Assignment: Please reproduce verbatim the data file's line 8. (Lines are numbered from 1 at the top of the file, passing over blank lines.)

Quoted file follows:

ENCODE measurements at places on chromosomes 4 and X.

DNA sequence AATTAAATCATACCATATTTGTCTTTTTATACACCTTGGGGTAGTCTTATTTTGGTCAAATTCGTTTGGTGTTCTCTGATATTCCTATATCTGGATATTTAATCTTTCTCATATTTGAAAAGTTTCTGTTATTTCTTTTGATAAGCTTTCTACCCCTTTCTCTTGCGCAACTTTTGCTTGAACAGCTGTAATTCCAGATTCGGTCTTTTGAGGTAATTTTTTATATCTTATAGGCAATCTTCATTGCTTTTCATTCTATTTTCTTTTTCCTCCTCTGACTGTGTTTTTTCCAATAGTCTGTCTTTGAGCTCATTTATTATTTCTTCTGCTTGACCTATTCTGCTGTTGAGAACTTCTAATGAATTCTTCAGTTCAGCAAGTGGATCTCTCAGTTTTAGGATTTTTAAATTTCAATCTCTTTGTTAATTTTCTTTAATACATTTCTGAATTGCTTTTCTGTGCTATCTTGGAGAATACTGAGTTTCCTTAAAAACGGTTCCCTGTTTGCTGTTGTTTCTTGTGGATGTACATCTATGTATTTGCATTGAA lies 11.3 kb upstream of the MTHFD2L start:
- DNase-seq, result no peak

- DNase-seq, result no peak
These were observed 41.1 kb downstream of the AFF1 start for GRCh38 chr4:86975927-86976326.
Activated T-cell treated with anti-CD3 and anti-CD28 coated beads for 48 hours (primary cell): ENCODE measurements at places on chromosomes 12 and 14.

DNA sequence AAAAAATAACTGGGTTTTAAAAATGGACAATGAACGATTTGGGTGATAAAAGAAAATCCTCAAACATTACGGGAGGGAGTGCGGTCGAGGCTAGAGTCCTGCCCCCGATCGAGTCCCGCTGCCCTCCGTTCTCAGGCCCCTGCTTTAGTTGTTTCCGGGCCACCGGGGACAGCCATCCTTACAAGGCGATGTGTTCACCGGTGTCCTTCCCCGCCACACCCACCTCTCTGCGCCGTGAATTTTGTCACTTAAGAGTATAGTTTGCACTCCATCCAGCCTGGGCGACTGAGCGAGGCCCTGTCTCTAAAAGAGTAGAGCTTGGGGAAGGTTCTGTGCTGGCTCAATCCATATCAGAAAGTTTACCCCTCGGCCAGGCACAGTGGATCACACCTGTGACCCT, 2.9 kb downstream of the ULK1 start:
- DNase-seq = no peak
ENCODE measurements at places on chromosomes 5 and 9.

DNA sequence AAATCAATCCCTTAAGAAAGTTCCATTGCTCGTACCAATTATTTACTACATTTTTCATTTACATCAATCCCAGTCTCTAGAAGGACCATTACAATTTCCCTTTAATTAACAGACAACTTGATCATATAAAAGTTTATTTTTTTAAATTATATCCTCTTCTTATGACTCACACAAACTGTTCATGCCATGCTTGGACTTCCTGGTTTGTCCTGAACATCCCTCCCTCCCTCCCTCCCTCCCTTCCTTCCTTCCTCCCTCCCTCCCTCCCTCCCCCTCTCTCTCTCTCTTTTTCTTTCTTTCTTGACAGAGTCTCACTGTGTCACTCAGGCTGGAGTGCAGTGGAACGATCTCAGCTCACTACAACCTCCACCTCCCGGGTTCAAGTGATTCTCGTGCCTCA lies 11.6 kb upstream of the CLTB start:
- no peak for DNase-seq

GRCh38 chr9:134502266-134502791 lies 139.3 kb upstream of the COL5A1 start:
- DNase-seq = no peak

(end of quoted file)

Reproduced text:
- DNase-seq = no peak